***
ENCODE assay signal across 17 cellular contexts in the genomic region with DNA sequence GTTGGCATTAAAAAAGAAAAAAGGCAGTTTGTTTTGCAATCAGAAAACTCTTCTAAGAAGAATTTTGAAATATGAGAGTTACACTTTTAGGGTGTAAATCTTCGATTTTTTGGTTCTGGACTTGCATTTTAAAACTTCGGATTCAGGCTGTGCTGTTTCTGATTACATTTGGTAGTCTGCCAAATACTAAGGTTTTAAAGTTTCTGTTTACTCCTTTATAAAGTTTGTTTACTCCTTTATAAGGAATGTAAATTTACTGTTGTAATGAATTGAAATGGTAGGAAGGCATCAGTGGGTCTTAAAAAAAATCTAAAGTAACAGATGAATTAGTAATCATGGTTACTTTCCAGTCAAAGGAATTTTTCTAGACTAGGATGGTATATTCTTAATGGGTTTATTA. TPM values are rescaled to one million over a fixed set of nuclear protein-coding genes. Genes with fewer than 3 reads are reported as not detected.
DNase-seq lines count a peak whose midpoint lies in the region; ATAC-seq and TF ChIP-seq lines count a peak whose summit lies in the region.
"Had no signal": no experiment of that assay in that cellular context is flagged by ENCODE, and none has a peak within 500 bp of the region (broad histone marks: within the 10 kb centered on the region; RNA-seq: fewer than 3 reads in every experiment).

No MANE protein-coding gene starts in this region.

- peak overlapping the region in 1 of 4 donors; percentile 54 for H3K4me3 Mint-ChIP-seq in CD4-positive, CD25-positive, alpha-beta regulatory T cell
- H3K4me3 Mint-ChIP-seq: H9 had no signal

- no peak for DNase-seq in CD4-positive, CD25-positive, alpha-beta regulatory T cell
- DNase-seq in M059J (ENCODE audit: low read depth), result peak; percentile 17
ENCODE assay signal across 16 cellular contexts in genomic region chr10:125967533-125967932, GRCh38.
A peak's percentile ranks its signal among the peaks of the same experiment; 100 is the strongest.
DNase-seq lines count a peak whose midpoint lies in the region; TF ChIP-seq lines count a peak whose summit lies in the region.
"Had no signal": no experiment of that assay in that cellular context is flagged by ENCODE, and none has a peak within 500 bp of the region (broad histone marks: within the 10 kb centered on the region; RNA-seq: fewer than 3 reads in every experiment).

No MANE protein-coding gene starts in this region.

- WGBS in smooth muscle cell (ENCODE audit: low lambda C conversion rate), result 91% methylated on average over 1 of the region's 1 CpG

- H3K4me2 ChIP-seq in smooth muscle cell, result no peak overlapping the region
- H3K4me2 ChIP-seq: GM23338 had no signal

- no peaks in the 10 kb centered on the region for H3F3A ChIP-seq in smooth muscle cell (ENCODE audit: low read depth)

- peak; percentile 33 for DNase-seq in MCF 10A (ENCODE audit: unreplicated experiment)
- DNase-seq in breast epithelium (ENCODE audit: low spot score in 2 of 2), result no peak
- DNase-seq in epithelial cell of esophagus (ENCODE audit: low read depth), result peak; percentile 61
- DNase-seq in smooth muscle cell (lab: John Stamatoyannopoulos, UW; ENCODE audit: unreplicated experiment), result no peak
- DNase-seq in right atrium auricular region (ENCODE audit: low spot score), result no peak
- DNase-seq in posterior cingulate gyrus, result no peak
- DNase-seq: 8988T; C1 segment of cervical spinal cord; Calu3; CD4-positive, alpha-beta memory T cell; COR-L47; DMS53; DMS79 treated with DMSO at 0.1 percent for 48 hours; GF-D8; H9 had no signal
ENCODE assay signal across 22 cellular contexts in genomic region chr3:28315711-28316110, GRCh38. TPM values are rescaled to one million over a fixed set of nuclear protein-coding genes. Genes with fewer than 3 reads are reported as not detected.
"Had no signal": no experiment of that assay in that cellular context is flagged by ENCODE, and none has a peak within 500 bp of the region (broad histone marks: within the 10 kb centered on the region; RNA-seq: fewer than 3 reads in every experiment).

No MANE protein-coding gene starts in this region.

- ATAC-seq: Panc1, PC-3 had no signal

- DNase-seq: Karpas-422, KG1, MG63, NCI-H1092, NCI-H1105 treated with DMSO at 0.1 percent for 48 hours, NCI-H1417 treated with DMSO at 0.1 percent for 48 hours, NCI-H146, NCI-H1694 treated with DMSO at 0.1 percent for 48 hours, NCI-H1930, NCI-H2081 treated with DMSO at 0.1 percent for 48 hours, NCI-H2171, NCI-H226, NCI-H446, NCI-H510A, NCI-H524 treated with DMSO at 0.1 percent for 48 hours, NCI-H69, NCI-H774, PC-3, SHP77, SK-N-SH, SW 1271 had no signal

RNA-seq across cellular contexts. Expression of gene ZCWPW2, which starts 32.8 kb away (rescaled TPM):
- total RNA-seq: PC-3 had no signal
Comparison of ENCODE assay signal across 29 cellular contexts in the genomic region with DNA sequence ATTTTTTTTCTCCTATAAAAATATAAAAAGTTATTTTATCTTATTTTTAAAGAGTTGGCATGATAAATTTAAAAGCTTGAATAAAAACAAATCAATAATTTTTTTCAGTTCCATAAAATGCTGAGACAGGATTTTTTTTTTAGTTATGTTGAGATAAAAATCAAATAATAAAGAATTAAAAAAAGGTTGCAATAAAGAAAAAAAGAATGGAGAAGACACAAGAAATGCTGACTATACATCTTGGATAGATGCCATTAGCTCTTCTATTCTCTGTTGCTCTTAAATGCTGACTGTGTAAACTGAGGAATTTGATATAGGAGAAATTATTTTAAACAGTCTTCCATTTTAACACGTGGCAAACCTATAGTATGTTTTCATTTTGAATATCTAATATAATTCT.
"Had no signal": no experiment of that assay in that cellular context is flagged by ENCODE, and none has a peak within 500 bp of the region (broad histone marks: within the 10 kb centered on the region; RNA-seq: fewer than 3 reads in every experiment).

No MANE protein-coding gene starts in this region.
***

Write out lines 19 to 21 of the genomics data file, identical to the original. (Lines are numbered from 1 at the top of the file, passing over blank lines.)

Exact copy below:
- DNase-seq in breast epithelium (ENCODE audit: low spot score in 2 of 2), result no peak
- DNase-seq in epithelial cell of esophagus (ENCODE audit: low read depth), result peak; percentile 61
- DNase-seq in smooth muscle cell (lab: John Stamatoyannopoulos, UW; ENCODE audit: unreplicated experiment), result no peak